The ENIAC was not the world’s first computer—or even the world’s first programmable computer. That honour goes to the Z3, built in Berlin by Konrad Zuse, the man who is widely regarded as the ‘inventor of the computer.’ (The Z3 was destined to be destroyed in the bombing.) Also, before the end of 1943, the Colossus was up and running in Bletchley Park, UK.
Regardless of whether the task was code-breaking (like at Bletchley) or artillery calculations (as was the case with the Z3 and to some extent with ENIAC), all three computers shared a common feature: to program the machine, thousands of individual plugs and switches had to be inserted or clicked by hand. (No stored programs in those days! No disks or magnetic tape or even punched cards.)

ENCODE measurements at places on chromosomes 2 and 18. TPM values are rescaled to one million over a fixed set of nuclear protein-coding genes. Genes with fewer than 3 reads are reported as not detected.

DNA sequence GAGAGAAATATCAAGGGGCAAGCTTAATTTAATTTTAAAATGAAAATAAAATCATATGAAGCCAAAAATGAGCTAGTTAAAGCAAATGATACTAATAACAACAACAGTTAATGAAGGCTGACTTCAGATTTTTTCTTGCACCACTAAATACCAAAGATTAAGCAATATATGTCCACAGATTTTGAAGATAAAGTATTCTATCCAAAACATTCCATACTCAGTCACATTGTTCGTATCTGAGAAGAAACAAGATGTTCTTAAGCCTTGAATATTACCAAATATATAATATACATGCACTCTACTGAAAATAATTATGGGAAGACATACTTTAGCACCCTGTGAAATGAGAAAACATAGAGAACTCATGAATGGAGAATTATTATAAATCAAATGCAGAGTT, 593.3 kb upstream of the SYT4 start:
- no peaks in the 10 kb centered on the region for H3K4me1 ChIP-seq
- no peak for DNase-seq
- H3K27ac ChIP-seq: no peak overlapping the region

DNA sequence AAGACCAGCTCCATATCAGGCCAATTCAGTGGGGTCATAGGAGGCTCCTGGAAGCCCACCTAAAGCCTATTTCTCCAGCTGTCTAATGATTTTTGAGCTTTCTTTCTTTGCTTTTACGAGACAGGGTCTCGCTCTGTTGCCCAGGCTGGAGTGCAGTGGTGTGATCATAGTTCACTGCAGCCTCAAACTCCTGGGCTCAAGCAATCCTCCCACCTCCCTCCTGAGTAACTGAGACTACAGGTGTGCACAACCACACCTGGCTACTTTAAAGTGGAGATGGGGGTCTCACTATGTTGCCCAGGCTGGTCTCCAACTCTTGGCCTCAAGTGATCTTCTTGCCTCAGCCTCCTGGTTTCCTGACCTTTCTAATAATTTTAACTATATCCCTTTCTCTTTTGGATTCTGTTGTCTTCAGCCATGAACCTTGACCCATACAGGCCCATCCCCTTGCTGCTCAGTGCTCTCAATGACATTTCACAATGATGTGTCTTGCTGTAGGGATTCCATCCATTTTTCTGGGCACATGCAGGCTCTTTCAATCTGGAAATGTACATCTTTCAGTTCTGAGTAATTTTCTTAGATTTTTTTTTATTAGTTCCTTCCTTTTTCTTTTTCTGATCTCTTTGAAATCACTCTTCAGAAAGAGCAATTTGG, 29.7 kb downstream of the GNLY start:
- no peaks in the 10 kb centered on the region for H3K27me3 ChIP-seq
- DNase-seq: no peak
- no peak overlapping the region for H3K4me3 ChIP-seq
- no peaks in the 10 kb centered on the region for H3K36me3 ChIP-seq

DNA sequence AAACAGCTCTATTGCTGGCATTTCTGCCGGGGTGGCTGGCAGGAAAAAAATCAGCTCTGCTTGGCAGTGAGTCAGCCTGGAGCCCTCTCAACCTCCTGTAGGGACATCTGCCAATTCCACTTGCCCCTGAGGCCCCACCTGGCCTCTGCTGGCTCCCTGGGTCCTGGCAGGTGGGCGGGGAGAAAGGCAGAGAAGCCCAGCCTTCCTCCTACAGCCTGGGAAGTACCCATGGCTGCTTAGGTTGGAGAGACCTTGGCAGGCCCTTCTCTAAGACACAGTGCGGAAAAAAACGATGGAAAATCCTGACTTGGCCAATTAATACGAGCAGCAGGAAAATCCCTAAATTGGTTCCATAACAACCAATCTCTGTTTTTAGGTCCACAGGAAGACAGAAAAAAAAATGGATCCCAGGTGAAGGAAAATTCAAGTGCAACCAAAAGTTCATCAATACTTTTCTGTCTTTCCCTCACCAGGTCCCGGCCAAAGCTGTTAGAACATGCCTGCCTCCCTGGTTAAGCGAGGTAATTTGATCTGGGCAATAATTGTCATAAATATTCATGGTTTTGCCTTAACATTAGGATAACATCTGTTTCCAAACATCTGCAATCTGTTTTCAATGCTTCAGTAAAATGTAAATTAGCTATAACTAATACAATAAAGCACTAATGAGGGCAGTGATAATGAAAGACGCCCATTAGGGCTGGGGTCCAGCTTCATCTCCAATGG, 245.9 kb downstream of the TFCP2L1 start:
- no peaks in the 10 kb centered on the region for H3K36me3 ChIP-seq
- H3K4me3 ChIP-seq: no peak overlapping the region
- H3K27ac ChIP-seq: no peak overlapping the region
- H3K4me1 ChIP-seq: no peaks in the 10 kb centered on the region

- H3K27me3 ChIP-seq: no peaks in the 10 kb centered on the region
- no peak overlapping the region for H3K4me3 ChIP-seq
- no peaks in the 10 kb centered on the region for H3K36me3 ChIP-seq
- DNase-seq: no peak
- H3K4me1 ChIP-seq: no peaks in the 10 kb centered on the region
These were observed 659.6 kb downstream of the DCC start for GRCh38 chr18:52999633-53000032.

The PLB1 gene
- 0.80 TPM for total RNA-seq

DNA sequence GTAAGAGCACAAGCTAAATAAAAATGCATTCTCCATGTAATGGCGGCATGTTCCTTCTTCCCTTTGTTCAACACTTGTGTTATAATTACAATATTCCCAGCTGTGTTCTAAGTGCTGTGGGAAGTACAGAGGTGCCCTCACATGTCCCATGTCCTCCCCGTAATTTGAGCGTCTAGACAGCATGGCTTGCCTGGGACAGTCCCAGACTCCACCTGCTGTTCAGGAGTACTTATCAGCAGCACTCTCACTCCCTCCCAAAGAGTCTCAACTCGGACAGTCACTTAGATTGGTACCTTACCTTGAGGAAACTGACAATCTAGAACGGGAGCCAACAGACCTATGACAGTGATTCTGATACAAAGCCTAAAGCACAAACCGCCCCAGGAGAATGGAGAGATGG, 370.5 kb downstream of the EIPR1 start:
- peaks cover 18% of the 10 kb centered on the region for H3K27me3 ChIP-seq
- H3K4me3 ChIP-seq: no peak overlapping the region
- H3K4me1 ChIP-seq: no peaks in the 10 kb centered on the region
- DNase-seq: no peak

University of Pennsylvania engineers, John Mauchly and J. Presper Eckert, take credit for the design of ENIAC and its almost 18,000 vacuum tubes. When a tube burnt out—which typically occurred a few times a day—then the machine had to shut down until the tube had been identified and replaced.